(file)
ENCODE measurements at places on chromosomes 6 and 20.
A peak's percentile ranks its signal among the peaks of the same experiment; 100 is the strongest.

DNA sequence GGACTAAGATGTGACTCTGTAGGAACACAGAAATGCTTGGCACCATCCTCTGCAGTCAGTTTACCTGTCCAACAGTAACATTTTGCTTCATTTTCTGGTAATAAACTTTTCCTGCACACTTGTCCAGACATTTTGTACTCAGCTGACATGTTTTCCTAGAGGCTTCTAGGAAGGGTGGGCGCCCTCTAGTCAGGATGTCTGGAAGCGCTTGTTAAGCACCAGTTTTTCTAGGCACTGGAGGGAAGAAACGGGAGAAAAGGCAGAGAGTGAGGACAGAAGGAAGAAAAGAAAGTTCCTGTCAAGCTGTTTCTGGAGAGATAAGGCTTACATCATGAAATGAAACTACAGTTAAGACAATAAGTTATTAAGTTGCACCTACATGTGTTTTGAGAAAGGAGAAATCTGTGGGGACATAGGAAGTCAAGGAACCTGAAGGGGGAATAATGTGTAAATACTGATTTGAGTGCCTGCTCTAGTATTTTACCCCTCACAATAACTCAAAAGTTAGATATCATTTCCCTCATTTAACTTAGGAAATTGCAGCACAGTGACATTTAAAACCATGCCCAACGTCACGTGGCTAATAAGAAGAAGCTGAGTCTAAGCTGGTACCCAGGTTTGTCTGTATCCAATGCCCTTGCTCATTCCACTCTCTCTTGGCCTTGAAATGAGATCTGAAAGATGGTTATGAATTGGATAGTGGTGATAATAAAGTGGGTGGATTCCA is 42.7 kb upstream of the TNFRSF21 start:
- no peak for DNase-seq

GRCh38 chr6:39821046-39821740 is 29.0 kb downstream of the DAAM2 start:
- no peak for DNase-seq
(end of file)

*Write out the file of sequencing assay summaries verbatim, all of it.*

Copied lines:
ENCODE measurements at places on chromosomes 6 and 20.
A peak's percentile ranks its signal among the peaks of the same experiment; 100 is the strongest.

DNA sequence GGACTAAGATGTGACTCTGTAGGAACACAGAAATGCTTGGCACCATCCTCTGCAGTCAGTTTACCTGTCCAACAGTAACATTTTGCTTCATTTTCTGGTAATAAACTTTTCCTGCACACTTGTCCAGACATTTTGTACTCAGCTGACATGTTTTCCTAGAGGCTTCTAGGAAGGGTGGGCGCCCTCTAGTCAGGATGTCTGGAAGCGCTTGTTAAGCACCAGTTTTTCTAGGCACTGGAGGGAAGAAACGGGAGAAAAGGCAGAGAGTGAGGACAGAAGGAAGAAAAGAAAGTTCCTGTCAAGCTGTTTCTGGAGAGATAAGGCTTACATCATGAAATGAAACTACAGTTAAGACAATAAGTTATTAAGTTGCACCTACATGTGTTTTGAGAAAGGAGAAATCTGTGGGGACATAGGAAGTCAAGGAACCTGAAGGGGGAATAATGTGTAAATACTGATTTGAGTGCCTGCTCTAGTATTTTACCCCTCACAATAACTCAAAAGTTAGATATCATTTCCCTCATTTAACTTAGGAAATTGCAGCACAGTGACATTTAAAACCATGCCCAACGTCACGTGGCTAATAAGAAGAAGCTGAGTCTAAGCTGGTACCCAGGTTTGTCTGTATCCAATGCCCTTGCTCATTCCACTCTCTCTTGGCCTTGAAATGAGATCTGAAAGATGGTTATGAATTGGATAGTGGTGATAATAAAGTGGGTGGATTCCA is 42.7 kb upstream of the TNFRSF21 start:
- no peak for DNase-seq

GRCh38 chr6:39821046-39821740 is 29.0 kb downstream of the DAAM2 start:
- no peak for DNase-seq